It serves an eclectic menu of contemporary American entrees and Asian dishes. ... More »
The finer points are what set West East Bistro apart from the swelling crowd of modern Asian Fusion contenders.
First-time restaurateur Danny Wu enters the dining arena with a surprising sense of what's right, from his restaurant's serene decor, soft lighting and classic jazz background music to its solicitous but never overbearing service. If there's a problem, it's with the restaurant's location, an almost-empty shopping center in a quasi-industrial area. Because the indoor lighting is muted, the place can also give the illusion of being closed.
Persevere and you will find yourself rewarded. One dinner began with Chef Andy Chu's ravioli-style dumplings filled with watercress and wild shrimp in a fragrant dashi broth, a spicy vinegar sauce on the side. Vibrant Vietnamese-inspired summer rolls featured rice paper wrapped around bright, crisp julienne vegetables and lots of fresh basil and mint, a sweet chile sauce for dipping. A lettuce wrap of diced chicken, smoked tofu, vegetables and crisp rice vermicelli was a savory treat, as were the aptly described "slowly roasted fork tender" barbecue-style spare ribs. While the restaurant doesn't have a sushi bar (how novel is that?) Chu does put out a few maki rolls. I tried the spicy salmon. It was fiery and sweet, crowned with a dollop of chile mayo.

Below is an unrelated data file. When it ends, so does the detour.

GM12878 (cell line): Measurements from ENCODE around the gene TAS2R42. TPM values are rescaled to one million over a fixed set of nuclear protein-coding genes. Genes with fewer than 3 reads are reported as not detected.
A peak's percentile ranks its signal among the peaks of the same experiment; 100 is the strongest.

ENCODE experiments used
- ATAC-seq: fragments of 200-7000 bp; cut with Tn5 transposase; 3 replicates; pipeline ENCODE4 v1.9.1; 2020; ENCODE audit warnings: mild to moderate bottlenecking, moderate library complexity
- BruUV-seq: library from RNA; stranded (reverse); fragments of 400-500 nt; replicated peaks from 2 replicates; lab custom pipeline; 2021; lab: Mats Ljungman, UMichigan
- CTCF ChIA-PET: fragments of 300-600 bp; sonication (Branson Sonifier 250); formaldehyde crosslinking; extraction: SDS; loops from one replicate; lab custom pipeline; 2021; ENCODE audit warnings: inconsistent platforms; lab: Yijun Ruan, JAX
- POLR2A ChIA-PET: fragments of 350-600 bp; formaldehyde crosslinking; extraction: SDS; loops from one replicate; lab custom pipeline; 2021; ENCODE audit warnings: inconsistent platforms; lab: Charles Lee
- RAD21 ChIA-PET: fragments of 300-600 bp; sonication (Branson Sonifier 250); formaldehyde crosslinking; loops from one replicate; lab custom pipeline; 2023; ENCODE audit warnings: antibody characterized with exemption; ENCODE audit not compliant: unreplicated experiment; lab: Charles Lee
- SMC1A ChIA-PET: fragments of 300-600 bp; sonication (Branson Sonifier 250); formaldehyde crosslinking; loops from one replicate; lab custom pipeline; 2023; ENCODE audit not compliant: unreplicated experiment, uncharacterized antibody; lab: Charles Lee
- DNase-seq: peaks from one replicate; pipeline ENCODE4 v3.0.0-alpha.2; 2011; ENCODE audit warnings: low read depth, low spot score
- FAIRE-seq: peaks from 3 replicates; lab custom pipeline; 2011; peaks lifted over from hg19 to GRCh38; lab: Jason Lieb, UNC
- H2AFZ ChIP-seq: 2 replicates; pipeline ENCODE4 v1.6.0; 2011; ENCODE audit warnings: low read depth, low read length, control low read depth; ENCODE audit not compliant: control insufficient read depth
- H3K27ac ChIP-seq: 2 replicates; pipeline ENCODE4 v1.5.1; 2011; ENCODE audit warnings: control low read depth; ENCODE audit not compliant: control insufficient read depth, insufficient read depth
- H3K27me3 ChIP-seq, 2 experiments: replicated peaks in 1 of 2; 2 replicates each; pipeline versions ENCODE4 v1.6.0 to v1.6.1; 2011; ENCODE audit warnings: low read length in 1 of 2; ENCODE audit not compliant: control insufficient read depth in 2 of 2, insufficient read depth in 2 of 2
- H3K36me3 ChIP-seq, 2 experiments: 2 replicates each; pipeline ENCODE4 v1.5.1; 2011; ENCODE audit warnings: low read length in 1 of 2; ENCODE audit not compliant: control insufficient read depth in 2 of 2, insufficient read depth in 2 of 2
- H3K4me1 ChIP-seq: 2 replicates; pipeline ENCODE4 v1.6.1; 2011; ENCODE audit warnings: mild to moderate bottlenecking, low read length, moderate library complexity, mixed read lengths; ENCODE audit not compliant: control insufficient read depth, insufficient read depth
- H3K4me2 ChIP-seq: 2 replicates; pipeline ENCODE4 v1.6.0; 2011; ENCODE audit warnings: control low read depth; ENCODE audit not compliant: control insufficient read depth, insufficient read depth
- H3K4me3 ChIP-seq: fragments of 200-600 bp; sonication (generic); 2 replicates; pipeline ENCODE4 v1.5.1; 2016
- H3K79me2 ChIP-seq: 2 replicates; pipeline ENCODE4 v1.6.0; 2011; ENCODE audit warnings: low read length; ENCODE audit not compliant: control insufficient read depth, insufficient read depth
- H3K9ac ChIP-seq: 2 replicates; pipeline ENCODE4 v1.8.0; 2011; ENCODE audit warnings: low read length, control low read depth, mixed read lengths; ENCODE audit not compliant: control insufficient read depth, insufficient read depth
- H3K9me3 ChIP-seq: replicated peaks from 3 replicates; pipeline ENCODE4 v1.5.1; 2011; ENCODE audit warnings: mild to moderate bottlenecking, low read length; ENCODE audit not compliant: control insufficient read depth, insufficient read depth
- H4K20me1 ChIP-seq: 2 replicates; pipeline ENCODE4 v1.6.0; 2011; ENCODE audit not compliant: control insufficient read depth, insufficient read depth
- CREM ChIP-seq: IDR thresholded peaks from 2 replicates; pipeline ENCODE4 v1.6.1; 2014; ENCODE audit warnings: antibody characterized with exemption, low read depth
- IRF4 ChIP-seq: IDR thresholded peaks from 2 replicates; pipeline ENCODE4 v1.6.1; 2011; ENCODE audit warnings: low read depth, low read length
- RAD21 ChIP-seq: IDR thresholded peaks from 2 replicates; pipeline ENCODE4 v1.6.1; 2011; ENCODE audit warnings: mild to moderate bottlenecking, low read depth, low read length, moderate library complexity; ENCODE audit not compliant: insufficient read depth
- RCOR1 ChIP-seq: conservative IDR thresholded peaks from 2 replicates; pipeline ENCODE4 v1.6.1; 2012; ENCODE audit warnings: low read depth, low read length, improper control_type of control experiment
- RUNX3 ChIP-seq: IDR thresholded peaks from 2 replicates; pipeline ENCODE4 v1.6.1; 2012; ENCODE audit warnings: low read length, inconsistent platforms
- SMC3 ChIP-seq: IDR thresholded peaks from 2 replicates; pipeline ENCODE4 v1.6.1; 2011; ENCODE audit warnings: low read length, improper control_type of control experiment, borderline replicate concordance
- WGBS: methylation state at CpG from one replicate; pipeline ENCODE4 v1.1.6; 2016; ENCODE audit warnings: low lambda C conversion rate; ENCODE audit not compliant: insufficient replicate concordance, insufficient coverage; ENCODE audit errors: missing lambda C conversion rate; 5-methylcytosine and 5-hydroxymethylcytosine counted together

I must object, though, to marshmallow-topped mashed yams anywhere but on a Thanksgiving dinner table. Here, the yams shared a plate with lovely baby bok choy and a winning main course of pan-seared Long Island duck breast. The fanned-out duck slices were precisely medium rare as ordered, drizzled with a not-too-sweet red wine raspberry sauce. Similarly, a five-spice dusted rib eye was grilled to specifications, rare and rosy. Slow-braised short ribs were fork-tender and flavorful, but the Cheddar topping on the accompanying mashed potatoes was again one more step too far to the West.
Much more Asian was a slow-simmered Thai red curry with chicken, a dish with deep nuances of flavor. A surprise hit was the dull-sounding stir-fry of chicken and vegetables, imbued with a compelling smokiness. I was initially skeptical about the curry seafood bouillabaisse, since too often, mixed seafood dishes are overcooked. Not this one, exhibiting Malaysian accents of lemongrass and coconut. Every element -- plump wild shrimp, diver scallops, Prince Edward Island mussels, calamari -- was done to glistening succulence.
While the place serves a respectable tiramisu, I was more partial to the creamy, light house-made mango pudding. Neither wholly Eastern nor Western, it honors both worlds.
Reviewed by Joan Reminick, 10/31/07